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Have you ever wondered why the water in some rivers appear to be green? The green tinge you see is due to eutrophication, which means that too many nutrients – specifically nitrogen and phosphorus – are present in the water. This happens because rivers receive these nutrients from various land-based activities like run-off from agricultural fields and sewage effluents from cities. Rivers in turn export many of these nutrients to coastal waters, where it serves as food for algae. Too many nutrients, however, cause the algae and their blooms to grow more than normal. Because algae consumes a lot of oxygen, this lowers the available oxygen supply in the water, killing off fish and other marine life. Some algae can also be toxic to people when they eat seafood that have been exposed to, or fed on it. Polluted river water on the other hand, is unfit for direct use as drinking water, or for cooking, showering, or any of our other daily needs. Before we can use this water, it needs to be treated, which of course costs money.

To better understand and address these issues, I worked with colleagues from IIASA, Wageningen University, and China to develop an integrated approach to identify cost-effective solutions (read cheapest) to reduce river pollution and thus coastal eutrophication. Our integrated approach takes into account human activities on land, land use, the economy, the climate, and hydrology. We implemented the new approach for the Yangtze Basin in China.

The Yangtze is the third longest river in the world and exports nutrients from ten sub-basins to the East China Sea, where the coast often experiences severe eutrophication problems that may increase in the coming years. The Chinese government has called for effective actions to ensure clean water for both people and nature.

In our paper on this work, which was recently published in the journal Resources, Conservation, and Recycling, my colleagues and I conclude that reducing more than 80% of nutrient pollution in the Yangtze will cost US$ 1–3 billion in 2050. This cost might seem high, but it is actually far below 10% of the income level in the Yangtze basin. We also identified an opportunity in the negative or zero cost range, which would result in a below 80% reduction in nutrient export by the Yangtze. This negative or zero cost alternative involves options to recycle manure on land and reduce the use of chemical fertilizers (Figure 1). More recycling means that farmers will buy less chemical fertilizers and potential savings can then compensate for the expenses related to recycling the manure. We also illustrated the costs that would be involved for ten sub-basins to reduce their nutrient export to coastal waters.

Figure 1. Summarized illustration of eutrophication causes and cost-effective solutions for reducing nutrient export by Yangtze and thus coastal eutrophication in the East China Sea in 2050.

Recycling manure on cropland is an important and cost-effective solution for agriculture in the sub-basins of the Yangtze River (Figure 1). Manure is rich in the nutrients that crops need, and opting for this alternative instead of chemical fertilizers avoids loss of nutrients to rivers, and thus ultimately to coastal waters. Current practices are however still far from ideal, with manure – and especially liquid manure – often being discharged into water because crop and livestock farms are far away from each other, which makes it practically and economically difficult to transport manure to where it is needed. Another reason is the historical practice of farmers using chemical fertilizers on their crops – it is simply how they are used to doing things. Unfortunately, the amounts of fertilizers that farmers apply are often far above what crops actually need, thus leading to river pollution.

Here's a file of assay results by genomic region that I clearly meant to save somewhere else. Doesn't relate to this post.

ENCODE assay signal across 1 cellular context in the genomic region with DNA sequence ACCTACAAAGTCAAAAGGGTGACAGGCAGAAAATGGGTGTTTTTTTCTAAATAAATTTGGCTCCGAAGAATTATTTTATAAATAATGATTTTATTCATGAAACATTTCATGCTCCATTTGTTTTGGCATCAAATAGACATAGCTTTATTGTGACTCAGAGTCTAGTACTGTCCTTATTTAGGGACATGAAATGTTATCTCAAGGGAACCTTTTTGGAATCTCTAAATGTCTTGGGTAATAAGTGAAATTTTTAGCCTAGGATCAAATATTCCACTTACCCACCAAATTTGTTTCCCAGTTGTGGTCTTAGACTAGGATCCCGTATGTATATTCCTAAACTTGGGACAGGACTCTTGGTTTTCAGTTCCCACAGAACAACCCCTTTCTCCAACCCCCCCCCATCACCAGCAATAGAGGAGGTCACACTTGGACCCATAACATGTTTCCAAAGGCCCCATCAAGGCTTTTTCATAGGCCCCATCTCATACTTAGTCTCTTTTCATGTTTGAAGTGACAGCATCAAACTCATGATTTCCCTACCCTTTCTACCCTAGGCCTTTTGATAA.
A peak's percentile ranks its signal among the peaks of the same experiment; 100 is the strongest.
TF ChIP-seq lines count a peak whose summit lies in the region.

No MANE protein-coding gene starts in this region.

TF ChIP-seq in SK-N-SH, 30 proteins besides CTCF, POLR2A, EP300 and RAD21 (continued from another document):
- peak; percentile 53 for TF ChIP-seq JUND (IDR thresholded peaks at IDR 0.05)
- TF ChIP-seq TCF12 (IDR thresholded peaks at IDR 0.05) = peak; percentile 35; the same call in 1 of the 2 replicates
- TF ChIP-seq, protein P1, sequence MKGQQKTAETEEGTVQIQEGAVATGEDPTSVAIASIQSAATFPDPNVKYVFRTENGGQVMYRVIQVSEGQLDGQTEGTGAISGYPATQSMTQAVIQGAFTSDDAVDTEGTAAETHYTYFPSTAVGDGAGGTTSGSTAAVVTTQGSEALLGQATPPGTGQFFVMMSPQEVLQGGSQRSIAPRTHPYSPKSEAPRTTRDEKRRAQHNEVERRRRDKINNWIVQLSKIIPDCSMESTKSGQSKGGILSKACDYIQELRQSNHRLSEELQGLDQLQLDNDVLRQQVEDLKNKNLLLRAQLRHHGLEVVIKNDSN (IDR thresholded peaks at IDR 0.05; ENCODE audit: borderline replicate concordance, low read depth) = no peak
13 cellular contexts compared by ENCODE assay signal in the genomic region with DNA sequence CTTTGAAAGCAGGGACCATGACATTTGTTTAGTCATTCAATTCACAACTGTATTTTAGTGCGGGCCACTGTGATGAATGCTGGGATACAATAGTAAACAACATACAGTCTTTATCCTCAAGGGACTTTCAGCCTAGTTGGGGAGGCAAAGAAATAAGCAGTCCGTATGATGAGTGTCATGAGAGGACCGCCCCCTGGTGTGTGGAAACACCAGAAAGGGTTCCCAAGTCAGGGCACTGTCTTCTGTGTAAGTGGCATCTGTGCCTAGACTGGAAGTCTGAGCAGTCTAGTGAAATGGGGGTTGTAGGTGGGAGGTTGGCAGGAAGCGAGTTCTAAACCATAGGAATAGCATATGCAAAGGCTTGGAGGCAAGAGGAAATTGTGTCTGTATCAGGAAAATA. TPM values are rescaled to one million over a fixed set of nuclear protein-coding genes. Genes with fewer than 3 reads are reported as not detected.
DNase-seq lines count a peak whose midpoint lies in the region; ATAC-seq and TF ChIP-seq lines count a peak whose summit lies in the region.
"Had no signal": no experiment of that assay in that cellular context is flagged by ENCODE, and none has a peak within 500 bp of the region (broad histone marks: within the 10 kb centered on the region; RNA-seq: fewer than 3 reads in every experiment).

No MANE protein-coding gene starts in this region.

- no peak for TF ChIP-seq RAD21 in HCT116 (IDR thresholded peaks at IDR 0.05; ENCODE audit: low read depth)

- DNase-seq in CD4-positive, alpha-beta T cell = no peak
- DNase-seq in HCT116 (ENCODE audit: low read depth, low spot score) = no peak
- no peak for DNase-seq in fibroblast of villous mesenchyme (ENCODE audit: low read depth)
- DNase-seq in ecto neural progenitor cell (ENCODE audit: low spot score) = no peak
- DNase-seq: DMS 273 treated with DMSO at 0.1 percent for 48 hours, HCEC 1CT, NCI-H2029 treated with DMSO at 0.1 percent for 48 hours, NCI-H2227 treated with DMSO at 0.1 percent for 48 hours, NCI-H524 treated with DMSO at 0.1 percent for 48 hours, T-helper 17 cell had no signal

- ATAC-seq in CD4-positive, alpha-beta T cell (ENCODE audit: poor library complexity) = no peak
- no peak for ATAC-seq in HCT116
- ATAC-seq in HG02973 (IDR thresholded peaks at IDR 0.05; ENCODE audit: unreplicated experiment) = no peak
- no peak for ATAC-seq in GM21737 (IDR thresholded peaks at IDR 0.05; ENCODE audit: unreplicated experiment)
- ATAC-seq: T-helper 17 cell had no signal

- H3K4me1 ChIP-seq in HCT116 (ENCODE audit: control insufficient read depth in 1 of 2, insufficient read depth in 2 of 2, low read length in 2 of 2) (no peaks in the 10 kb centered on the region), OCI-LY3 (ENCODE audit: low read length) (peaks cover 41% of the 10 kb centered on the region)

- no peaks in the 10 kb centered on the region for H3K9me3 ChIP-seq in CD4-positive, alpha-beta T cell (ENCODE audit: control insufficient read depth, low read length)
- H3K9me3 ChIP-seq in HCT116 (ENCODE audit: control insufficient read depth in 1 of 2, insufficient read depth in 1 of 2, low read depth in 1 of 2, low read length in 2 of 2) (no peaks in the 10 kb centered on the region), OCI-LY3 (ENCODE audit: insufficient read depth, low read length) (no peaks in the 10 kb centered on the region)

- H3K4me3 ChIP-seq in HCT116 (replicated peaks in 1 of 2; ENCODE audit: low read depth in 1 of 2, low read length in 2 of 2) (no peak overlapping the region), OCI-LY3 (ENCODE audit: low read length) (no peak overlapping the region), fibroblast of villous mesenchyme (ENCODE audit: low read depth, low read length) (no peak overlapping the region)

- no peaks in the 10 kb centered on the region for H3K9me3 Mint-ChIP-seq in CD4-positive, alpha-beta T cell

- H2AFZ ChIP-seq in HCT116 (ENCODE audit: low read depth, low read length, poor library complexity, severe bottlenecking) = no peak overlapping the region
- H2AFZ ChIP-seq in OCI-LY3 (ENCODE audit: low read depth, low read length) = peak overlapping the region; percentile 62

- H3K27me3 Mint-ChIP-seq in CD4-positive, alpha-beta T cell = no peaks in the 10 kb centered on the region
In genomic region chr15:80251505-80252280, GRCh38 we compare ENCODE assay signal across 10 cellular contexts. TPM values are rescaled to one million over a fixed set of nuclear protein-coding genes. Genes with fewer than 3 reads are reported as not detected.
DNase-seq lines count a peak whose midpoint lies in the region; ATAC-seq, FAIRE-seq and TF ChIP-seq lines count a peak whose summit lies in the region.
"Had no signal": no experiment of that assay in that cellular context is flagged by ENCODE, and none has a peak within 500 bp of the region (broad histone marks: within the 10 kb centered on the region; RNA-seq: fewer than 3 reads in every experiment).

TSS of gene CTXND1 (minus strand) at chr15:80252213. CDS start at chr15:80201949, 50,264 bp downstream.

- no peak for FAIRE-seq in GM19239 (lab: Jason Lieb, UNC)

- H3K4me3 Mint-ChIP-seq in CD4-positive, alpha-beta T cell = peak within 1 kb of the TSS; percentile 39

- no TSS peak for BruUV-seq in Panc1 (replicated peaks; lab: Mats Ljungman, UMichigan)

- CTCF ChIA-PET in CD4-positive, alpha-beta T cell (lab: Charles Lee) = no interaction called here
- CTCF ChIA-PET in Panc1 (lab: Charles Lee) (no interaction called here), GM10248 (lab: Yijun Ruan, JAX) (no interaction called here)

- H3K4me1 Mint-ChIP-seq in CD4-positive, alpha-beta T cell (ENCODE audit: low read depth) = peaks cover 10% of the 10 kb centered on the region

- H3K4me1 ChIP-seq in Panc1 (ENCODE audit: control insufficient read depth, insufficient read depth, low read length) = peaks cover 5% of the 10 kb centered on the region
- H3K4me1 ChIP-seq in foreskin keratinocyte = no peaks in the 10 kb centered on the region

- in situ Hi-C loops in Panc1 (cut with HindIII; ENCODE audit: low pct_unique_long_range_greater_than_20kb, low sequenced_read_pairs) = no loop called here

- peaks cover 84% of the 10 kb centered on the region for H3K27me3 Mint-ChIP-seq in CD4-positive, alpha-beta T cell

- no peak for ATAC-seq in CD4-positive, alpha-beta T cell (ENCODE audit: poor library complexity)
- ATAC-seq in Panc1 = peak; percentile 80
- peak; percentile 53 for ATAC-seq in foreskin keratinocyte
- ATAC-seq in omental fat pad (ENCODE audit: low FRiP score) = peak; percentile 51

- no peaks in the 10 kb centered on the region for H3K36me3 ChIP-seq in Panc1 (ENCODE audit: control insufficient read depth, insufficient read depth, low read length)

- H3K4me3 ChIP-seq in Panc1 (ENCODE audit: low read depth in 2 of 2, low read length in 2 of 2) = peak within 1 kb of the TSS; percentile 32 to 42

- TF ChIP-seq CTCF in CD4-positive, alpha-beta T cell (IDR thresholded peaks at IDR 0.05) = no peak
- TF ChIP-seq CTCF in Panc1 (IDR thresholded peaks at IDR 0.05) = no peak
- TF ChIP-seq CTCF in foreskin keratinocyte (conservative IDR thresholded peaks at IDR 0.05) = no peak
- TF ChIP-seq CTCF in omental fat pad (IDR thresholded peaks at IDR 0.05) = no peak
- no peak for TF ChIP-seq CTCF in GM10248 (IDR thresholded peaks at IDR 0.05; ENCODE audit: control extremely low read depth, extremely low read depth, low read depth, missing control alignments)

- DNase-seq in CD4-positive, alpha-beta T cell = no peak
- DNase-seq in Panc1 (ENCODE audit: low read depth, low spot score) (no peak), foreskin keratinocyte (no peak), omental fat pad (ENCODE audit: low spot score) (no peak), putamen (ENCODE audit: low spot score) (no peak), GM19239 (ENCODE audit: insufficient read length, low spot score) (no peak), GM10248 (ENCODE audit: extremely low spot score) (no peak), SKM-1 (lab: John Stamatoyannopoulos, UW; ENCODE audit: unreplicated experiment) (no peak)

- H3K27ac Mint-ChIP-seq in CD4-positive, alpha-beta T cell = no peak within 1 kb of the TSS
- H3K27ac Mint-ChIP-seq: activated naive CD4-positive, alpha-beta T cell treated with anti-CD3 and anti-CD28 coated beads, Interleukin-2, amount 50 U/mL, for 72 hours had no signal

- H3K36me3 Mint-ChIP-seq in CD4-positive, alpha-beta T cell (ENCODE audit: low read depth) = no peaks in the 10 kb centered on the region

The Chinese government are investing in combining crop and livestock production, in other words, they are creating an agricultural sector where crops are used to feed animals and manure from the animals is in turn used to fertilize crops. Chinese scientists are working with farmers to implement these solutions.

In our paper, we showed that these solutions are not only sustainable, but also cost-effective in terms of avoiding coastal eutrophication. We invite you to read our paper for more details.

References

Strokal M, Kahil T, Wada Y, Albiac J, Bai Z, Ermolieva T, Langan S, Ma L, et al. (2020). Cost-effective management of coastal eutrophication: A case study for the Yangtze River basin. Resources, Conservation and Recycling 154: e104635. https://doi.org/10.1016/j.resconrec.2019.104635.

Note: This article gives the views of the author, and not the position of the Nexus blog, nor of the International Institute for Applied Systems Analysis.

Advocating for a new ecology grounded in systems science

By Brian Fath, Young Scientists Summer Program (YSSP) scientific coordinator, researcher in the Advanced Systems Analysis Program, and professor in the Department of Biological Sciences at Towson University (Maryland, USA) and Soeren Nors Nielsen, Associate professor in the Section for Sustainable Biotechnology, Aalborg University, Denmark

IIASA Young Scientists Summer Program (YSSP) scientific coordinator, Brian Fath and colleagues take an extended look at the application of the ecosystem principles to environmental management in their book, A New Ecology, of which the second edition was just released.